HMRC: Britons could slash tax bill by ‘up to £1,220’ but thousands are missing out | Personal Finance | Finance

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Tax relief is likely to be welcomed by many people, who can keep more money in their pocket. HMRC will help millions of people with their taxes each year, but the Revenue is perhaps best known for taking tax.

However, what many may be unaware of is that HMRC could also help Britons to get a valuable tax break.

It can be secured by those who are married in certain circumstances, and could be particularly valuable.

Known as Marriage Allowance, the financial support could help couples where they need it most, especially amid the cost of living crisis.

Marriage Allowance allows Britons to transfer £1,260 of their Personal Allowance to their husband, wife or civil partner.

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Some individuals will be excluded from receiving this tax break, it is worth noting.

This is the case for those who are cohabiting, but not married or in a civil partnership. 

Individuals can also backdate their claim for Marriage Allowance to include any tax year since April 5, 2018 that they were eligible.

This will mean their partner’s tax bill will be reduced depending on the Personal Allowance rate for the years they are backdating.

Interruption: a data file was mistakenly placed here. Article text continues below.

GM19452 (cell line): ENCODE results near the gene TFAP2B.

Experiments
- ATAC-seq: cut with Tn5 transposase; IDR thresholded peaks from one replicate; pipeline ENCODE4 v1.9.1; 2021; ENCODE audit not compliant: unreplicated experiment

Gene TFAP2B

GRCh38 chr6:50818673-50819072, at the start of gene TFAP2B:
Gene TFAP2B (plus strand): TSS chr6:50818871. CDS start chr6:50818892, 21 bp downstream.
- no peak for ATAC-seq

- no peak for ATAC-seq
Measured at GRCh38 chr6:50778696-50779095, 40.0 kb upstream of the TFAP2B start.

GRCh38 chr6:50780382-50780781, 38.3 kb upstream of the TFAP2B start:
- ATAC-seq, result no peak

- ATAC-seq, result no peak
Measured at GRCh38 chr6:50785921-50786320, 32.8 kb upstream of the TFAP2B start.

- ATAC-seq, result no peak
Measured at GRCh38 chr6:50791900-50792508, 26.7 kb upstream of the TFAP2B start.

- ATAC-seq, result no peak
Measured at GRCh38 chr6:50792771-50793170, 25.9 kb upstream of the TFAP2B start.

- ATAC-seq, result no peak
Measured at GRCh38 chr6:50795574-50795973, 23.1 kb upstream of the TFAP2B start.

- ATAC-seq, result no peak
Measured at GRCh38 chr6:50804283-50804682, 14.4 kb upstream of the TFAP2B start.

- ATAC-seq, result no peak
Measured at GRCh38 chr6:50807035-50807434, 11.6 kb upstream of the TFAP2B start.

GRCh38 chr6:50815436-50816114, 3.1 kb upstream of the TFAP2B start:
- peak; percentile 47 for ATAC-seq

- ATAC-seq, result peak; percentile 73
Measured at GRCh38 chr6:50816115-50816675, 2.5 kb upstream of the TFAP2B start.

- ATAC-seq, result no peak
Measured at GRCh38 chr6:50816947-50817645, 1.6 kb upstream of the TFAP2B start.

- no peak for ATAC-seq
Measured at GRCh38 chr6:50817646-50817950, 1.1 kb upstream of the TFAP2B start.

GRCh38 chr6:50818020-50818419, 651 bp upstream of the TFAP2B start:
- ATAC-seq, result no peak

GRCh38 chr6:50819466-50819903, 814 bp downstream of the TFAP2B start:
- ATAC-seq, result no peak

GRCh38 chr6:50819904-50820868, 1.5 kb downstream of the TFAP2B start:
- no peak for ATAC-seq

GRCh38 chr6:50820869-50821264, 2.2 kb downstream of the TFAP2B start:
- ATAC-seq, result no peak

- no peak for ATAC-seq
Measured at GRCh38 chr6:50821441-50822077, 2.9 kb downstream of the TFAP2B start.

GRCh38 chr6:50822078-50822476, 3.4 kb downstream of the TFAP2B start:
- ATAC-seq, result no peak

Angela MacDonald, HMRC’s Deputy Chief Executive and Second Permanent Secretary, previously commented on the matter.

She said: “Couples could be sitting on a tax relief worth up to £1,220 that could provide vital financial support at a time they need it most.

“To find out if you are eligible and how to apply search ‘Marriage Allowance’ on GOV.UK.

“More than two million couples have applied for the tax relief since it was launched in 2015.

“But there could be thousands more who are eligible to claim.”

It is free to apply for Marriage Allowance and this can be done through the Government’s website to ensure Britons get 100 percent of the money due to them.

If both members of a married or civilly partnered couple have no income other than wages, then the person who earns the least should make the claim.

Other couples may get additional income such as dividends or savings.

In this case, the Government says couples may need to work out who should claim.

For guidance, couples can call the Income Tax helpline if they are unsure. 





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